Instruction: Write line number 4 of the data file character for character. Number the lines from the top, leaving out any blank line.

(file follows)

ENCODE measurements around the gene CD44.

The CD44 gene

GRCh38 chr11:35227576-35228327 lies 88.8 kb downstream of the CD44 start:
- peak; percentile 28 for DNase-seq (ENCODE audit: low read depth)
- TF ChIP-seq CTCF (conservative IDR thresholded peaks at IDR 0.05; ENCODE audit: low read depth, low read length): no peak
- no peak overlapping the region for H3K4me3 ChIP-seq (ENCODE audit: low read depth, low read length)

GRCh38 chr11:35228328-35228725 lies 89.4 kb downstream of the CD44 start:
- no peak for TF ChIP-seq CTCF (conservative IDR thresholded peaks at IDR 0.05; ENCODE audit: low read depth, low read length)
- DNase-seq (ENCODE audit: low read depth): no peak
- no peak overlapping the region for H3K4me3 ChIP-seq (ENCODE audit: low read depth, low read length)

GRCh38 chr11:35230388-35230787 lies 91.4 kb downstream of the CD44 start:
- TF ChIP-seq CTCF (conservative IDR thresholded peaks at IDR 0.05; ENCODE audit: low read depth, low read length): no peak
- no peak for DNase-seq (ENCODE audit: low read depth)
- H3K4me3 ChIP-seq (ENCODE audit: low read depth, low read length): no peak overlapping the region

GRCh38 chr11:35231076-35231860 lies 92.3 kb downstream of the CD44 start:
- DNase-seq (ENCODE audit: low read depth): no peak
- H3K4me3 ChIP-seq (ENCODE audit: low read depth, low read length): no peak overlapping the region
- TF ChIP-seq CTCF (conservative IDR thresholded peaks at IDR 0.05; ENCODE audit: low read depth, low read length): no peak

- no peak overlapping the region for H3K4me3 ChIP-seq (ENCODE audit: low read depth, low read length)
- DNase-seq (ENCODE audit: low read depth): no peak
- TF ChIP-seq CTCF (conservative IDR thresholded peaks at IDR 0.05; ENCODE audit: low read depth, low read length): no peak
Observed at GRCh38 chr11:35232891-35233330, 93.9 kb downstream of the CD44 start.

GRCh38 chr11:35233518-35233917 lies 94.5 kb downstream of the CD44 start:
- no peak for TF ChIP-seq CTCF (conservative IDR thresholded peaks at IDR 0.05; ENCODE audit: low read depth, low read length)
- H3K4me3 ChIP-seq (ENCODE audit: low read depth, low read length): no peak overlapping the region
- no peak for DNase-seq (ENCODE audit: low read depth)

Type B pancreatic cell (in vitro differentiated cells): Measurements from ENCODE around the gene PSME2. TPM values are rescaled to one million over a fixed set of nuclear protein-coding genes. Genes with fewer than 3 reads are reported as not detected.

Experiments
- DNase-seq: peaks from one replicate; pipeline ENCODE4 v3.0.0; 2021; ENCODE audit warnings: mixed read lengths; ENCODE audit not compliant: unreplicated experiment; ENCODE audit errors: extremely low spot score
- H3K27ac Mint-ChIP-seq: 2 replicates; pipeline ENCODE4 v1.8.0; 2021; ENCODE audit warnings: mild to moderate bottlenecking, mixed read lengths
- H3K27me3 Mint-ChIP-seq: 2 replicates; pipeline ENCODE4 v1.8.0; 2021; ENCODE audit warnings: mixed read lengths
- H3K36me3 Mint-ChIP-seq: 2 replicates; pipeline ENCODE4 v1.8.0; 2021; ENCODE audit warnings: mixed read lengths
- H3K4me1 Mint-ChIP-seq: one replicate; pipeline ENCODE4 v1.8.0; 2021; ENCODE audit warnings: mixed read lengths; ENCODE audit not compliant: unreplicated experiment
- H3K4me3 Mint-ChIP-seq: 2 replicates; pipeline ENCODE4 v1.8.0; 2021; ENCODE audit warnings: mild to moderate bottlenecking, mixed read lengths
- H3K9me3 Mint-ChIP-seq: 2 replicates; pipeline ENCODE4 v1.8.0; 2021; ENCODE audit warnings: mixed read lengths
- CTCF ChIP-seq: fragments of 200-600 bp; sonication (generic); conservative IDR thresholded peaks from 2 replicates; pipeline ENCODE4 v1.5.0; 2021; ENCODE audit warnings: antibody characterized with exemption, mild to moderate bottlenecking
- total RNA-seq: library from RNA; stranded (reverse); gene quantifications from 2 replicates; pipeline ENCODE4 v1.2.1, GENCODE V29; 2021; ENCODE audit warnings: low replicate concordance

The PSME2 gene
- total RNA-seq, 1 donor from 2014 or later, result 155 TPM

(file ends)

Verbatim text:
- peak; percentile 28 for DNase-seq (ENCODE audit: low read depth)